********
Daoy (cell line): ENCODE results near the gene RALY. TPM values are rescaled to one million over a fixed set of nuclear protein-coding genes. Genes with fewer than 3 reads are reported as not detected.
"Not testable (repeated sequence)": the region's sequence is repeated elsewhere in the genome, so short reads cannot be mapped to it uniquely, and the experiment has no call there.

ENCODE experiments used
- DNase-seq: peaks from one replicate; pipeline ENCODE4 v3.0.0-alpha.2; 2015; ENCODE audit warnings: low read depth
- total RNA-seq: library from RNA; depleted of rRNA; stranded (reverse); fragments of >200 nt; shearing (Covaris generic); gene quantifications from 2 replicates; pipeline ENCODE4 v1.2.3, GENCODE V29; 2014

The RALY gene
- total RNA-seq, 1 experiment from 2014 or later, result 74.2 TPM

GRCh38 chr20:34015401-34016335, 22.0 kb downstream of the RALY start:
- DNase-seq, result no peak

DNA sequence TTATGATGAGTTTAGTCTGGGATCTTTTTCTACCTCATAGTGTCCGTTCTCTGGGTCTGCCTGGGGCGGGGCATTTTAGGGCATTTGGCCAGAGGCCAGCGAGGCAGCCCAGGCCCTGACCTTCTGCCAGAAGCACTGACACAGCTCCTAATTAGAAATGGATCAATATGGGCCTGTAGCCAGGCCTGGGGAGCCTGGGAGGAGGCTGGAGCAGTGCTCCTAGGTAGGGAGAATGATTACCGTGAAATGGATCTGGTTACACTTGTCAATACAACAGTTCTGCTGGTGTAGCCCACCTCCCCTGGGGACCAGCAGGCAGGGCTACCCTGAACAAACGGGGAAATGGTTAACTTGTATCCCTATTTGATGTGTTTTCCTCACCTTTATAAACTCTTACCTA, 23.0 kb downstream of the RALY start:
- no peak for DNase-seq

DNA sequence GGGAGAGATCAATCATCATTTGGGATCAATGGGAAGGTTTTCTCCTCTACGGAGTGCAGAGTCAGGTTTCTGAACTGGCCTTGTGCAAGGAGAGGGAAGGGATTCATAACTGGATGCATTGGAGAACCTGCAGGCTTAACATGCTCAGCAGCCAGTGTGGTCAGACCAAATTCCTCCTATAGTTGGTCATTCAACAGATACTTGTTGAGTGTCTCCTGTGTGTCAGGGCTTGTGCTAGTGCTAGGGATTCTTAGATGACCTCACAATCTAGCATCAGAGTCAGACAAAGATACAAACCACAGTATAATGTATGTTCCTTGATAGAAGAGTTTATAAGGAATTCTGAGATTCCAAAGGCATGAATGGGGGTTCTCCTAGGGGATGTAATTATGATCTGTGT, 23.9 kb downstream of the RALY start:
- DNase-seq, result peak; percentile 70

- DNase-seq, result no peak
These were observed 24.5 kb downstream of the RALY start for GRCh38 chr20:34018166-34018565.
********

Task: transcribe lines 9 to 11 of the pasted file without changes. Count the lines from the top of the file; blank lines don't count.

- DNase-seq, result no peak

DNA sequence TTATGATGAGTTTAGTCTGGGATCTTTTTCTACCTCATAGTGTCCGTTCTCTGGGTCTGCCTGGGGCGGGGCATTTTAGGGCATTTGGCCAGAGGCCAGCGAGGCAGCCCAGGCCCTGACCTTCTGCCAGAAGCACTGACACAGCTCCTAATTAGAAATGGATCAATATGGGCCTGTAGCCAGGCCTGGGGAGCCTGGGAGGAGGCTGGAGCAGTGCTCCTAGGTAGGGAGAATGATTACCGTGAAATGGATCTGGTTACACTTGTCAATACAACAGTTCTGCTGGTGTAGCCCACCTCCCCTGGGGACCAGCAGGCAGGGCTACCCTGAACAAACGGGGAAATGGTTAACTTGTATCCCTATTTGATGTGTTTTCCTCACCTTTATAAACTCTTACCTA, 23.0 kb downstream of the RALY start:
- no peak for DNase-seq